There are only three kinds of people in the world:
- those who understand jokes
- and those who don’t
In other cases, a list is embedded into a sentence:
“Before applying makeup, it is essential to follow this short to-do list: cleanse, tone, and moisturize the skin.”
Simultaneously, semicolon signal that there should be a pause – a bit longer than a comma one – yet, not as long as the period. Thus, it represents an artful way of linking two sentences, which otherwise may serve as separate phrases. However, the professional writers of this law assignment writing service strongly recommend that you don’t overuse semicolons. That is, of course, if you don’t want to sound pretentious in your text.
“He was amazed; she decided to come back to him after all those years.”
Such punctuation marks are utilized when the omission of letters happens, like in “don’t” (do not), “it’s” (it is), “o’clock” (of the clock).
Nevertheless, the primary purpose of the apostrophe is to indicate possession. The punctuation rule here is simple – to write’s when the owner of the thing is singular and s’ when there are multiple owners (plural):
- The girl’s books (the books that belong to only one girl).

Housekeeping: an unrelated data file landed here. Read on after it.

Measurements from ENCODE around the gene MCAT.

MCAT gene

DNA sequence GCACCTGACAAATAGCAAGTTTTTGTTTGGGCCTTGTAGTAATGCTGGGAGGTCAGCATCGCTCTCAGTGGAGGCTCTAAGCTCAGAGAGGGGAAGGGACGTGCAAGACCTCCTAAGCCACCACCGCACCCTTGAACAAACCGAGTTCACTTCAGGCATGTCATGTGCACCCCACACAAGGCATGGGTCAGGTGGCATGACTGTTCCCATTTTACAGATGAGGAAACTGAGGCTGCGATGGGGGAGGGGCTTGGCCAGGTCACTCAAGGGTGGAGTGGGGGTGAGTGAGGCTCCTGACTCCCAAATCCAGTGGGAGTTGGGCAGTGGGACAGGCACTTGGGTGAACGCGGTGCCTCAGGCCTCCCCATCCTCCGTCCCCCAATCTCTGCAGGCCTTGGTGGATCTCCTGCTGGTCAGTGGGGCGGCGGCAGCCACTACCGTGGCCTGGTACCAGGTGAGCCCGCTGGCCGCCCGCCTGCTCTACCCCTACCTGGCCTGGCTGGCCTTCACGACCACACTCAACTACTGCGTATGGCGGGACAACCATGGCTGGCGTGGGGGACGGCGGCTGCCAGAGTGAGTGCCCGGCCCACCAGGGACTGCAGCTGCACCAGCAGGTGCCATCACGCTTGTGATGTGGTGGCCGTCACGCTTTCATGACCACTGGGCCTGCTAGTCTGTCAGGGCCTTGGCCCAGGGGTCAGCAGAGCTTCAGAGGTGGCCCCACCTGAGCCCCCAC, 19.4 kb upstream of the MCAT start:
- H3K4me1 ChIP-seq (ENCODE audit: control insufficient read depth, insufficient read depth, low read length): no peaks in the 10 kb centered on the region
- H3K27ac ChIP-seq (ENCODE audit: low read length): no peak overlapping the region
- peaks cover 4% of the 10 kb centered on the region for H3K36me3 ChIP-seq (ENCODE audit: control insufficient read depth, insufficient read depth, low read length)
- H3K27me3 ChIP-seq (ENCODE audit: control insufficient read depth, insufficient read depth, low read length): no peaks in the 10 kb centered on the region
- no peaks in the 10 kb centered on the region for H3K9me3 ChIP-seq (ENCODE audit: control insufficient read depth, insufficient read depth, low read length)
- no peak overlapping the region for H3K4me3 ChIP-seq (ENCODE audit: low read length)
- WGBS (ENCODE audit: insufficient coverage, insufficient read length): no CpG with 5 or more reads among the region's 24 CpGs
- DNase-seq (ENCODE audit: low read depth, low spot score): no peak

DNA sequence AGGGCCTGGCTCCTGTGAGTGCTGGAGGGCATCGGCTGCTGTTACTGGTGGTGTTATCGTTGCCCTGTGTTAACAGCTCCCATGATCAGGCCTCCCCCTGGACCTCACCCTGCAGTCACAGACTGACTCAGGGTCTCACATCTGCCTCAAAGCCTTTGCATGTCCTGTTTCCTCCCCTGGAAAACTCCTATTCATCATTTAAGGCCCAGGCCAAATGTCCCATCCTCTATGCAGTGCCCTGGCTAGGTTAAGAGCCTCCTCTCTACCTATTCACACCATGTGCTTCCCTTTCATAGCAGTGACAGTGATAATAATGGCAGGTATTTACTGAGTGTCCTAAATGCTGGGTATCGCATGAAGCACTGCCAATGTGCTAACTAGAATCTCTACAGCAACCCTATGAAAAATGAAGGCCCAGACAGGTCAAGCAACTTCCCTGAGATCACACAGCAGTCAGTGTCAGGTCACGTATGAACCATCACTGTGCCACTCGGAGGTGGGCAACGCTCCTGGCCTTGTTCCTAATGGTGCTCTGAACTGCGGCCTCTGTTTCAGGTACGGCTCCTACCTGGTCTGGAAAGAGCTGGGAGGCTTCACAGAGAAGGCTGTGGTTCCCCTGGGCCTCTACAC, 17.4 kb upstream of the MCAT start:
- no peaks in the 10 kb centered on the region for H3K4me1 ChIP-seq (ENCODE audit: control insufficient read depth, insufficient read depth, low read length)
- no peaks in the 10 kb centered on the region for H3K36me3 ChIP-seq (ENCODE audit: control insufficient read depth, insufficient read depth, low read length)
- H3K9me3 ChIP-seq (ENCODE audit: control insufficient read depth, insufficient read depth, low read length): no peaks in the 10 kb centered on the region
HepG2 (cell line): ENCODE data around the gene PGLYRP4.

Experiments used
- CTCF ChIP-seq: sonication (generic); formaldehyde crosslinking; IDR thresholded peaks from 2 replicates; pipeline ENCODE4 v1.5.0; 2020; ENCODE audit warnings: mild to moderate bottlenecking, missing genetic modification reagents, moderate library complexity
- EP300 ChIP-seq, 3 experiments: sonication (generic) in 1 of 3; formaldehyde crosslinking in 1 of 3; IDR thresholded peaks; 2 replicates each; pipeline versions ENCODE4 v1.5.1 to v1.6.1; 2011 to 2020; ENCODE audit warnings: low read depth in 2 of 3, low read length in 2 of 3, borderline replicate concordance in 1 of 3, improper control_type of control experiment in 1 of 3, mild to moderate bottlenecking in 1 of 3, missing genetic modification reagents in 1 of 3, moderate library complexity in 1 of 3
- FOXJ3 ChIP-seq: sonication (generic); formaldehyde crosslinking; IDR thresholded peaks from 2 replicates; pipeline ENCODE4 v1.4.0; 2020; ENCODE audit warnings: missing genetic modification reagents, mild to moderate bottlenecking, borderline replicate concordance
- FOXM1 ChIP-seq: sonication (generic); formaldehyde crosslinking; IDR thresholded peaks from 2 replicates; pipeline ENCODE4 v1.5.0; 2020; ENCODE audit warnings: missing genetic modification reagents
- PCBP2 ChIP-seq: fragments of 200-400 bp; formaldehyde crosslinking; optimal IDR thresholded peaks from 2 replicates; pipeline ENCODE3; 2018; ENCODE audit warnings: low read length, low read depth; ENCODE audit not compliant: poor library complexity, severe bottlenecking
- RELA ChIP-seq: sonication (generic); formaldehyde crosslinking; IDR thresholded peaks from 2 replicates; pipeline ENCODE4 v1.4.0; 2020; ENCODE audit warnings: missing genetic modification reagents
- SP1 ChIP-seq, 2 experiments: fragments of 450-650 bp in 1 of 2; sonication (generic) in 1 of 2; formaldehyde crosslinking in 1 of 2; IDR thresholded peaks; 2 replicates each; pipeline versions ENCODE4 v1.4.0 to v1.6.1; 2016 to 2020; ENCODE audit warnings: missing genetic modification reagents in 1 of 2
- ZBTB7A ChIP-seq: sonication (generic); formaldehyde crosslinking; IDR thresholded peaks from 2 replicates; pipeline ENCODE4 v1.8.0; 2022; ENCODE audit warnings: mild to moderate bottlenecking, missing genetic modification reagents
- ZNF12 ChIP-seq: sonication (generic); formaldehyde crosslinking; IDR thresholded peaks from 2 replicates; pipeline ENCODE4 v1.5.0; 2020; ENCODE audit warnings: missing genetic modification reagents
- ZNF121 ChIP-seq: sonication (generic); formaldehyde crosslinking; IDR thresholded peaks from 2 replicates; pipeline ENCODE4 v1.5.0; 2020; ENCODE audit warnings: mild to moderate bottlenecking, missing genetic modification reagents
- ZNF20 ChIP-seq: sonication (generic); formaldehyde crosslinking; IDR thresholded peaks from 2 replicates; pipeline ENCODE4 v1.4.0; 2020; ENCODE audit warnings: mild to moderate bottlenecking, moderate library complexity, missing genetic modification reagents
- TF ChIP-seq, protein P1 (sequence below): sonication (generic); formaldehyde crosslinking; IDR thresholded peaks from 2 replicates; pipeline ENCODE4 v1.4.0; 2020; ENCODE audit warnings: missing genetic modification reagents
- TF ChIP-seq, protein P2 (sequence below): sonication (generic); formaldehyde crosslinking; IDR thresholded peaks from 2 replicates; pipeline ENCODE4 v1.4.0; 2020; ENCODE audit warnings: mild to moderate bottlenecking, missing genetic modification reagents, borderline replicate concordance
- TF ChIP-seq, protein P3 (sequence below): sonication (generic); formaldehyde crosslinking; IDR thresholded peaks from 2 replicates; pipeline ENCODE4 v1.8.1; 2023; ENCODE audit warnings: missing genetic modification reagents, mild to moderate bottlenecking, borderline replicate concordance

- The girls’ books (the books belonging to more than one girl).
At the same time, what should you do when the singular form of a noun ends with the letter “s”? Frustratingly, it is yet another matter of dispute between grammarians. To be honest, both of the variants below are valid, but the first option is preferable:
- Denis’s first car
- Denis’ first car
If you need to indicate ownership by more than one singular person (or thing), simply add’s to the last of them:
“Hey, come take a look at Mary and Jane’s new yoga studio!”
One of the most crucial aspects of punctuation concerns quotation marks. Such marks are generally to provide somebody’s words the exact way they were:
“I cannot believe you did this,” replied Markus.
Nevertheless, quotation marks also help to indicate terminology, as well as unfamiliar or non-standard words:
“The medical nurse explained in what way “in vitro” pregnancy is different from the “in vivo” one.”
Besides that, these punctuation marks come in handy when the title of written works or TV programs needs to be specified:
“Stay quiet! Grandma wants to watch tonight’s “Who Wants to Be a Millionaire?”
Importantly, when writing dialogues for your book, ensure to write every new paragraph with quotation marks – that is, only when the speaker changes. Thus, it will be easier for your readers to follow your characters’ interactions.
“Come on, help me out!” yelled Henry.
“Don’t drag me into this!”
Indeed, the list of intricate punctuation marks doesn’t end here. Even though there is a whole host of other cases regarding the punctuation rules and other nuances mentioned above, don’t worry. The information presented by Do my essay for me service diplomaed authors and editors will undoubtedly come into play when you are working on your pieces. Good luck and be punctual!